Eyeglasses exam vs. contact lens exam: What’s the difference?
You’re probably aware that you should see an optometrist once a year to check the general health of your eyes as well as the quality of your vision. But did you know a routine comprehensive eye exam isn’t enough if you plan to wear contact lenses?
There is a difference between an eyeglasses exam and a contact lens exam. And understanding that difference will save you time and money.
What is a comprehensive eye exam?
During a comprehensive eye exam, your visual acuity will be tested using an eye chart. Several other tests will be performed to determine your eye health and whether prescription eyewear is required to correct your vision.
A comprehensive or eyeglasses exam commonly involves three basic steps. First, your doctor will ask you about your medical history and any vision problems you’ve been experiencing. Next, your doctor (or his/her assistant) will assess the sharpness of your vision.
Tests performed in a comprehensive eye exam may include:
Visual field test to check for the presence of blind spots in your peripheral vision
Cover test to check eye alignment
Ocular motility test to check eye movement
Stereopsis test to check depth perception
Retinoscopy to obtain an approximation of your eyeglass prescription
Refraction to determine your exact eyeglass prescription
Slit lamp exam to examine the structures of your eye under magnification
Finally, your doctor may administer drops to numb and/or dilate your eyes to measure your eye pressure and to examine the inside of your eye.
If you require vision correction, the doctor will then provide a prescription so you can order corrective lenses.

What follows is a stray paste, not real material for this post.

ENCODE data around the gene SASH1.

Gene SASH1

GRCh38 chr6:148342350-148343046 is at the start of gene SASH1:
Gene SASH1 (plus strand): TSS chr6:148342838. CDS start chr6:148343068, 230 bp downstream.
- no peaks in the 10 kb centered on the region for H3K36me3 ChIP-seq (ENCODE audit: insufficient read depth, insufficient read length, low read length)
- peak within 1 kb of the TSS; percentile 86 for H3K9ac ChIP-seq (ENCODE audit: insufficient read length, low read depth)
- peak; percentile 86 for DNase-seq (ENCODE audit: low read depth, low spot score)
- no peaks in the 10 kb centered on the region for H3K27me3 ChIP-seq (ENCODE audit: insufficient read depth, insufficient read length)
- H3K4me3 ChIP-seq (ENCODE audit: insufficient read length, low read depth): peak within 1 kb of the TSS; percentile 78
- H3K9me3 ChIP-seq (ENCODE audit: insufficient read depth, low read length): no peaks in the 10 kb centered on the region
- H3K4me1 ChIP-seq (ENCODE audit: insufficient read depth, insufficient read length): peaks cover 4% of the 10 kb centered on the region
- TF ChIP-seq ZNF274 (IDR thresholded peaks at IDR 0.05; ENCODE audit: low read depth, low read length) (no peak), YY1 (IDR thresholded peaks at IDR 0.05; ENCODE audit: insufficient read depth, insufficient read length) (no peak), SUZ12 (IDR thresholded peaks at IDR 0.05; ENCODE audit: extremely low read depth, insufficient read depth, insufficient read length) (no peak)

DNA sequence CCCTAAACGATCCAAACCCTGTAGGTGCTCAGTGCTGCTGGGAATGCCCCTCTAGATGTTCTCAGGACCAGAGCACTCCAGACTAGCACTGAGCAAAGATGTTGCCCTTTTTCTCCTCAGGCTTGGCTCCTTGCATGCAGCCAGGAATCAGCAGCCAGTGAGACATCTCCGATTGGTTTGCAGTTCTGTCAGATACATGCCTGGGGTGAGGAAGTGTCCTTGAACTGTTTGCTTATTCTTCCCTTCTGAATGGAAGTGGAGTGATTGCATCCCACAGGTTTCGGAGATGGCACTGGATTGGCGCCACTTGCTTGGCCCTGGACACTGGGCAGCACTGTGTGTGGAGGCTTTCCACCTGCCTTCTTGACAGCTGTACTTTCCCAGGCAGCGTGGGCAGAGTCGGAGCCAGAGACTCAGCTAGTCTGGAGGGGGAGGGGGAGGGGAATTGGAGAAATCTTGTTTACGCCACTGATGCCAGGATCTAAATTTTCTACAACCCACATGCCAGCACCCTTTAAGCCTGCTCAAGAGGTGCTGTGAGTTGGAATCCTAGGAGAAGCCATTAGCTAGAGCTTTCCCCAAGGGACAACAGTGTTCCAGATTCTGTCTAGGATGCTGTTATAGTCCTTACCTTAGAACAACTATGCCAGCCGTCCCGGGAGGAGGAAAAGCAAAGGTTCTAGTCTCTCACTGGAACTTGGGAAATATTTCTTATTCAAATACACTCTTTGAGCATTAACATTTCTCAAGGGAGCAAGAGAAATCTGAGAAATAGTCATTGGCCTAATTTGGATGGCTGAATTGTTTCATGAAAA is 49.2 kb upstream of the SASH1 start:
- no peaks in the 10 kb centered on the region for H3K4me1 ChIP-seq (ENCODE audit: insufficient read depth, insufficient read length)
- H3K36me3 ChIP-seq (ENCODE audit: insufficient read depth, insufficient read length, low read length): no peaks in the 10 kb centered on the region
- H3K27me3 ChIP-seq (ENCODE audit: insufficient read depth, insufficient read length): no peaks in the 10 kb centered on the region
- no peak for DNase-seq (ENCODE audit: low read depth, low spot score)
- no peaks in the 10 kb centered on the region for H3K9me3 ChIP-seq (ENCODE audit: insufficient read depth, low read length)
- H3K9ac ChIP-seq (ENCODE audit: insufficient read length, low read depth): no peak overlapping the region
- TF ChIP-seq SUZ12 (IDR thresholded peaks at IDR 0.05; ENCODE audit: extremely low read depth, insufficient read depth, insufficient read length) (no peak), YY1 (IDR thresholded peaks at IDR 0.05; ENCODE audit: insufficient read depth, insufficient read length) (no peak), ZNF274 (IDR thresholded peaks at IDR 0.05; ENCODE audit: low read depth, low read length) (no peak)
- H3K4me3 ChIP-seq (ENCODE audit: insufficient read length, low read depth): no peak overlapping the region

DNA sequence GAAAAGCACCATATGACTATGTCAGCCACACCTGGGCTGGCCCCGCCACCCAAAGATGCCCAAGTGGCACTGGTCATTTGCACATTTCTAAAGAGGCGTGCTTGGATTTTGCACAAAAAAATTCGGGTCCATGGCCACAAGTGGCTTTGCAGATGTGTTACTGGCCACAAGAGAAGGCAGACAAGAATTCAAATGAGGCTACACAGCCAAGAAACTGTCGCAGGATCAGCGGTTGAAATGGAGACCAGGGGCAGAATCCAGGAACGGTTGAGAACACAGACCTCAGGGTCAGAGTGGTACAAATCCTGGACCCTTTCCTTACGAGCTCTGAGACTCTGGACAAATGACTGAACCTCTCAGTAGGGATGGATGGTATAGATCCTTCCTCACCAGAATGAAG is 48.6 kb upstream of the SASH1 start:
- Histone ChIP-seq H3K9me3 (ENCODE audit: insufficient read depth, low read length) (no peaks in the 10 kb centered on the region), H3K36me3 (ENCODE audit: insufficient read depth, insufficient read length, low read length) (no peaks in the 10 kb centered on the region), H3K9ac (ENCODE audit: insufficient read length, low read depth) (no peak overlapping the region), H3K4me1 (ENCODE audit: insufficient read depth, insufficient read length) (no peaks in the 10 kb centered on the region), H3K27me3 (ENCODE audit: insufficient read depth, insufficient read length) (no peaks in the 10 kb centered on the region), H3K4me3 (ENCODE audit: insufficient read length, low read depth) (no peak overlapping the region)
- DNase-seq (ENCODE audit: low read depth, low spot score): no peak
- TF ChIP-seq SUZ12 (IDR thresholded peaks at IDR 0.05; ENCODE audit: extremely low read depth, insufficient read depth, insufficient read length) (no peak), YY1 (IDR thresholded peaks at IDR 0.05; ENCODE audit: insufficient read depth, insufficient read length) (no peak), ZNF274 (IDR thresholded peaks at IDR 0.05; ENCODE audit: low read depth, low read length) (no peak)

Why do I need a separate exam for contact lenses?
If you plan to wear contact lenses, you’ll need a separate eye exam because contact lenses are classified as medical devices. The good news is a contact lens exam can usually be performed at the same time as your comprehensive eye exam.
If you plan to wear contact lenses, let your eye doctor know during your routine eye exam so you don’t have to book separate appointments.
What is a contact lens exam?
During a contact lens exam, the optometrist will need to evaluate the size and shape of your eye to find a lens that fits your eye properly. The eye doctor may also check for any eye health issues that could affect contact lens comfort.
Specifically, an eye exam for contacts will include:
Cornea measurements so your doctor can determine the proper curve and size of your contact lenses. If your eye’s surface is irregular because of astigmatism, you may need a toric contact lens (a lens shaped to offset distortions of your eye and provide sharper vision).
Pupil and iris measurements so your doctor can choose contacts that fit well on your eyes.
Tear film evaluation to determine if you have a severe dry eye condition. If so, your doctor may recommend special contact lenses for dry eyes.
Once these tests are complete, your doctor will likely ask you to try on several different brands of contacts to determine which ones feel most comfortable. After finding contact lenses that fit properly, are comfortable, and provide proper vision, your eye doctor can write your contact lens prescription.
This prescription will designate contact lens power, a base curve (a shape matching the curvature of your eye) and diameter.
How much does a contact lens exam cost?
It’s also important to note that if you wear contact lenses, your annual eye exams typically will cost more than an exam for someone who doesn’t wear contacts due to the additional tests included. How much more is entirely dependent upon the doctor you’re seeing.
Like eyeglasses prescriptions, most contact lens prescriptions expire one to two years after your eye exam/contact lens fitting and will therefore require annual follow-up exams.
To schedule a contact lens exam, contact an eye doctor near you.
Page published on Friday, August 14, 2020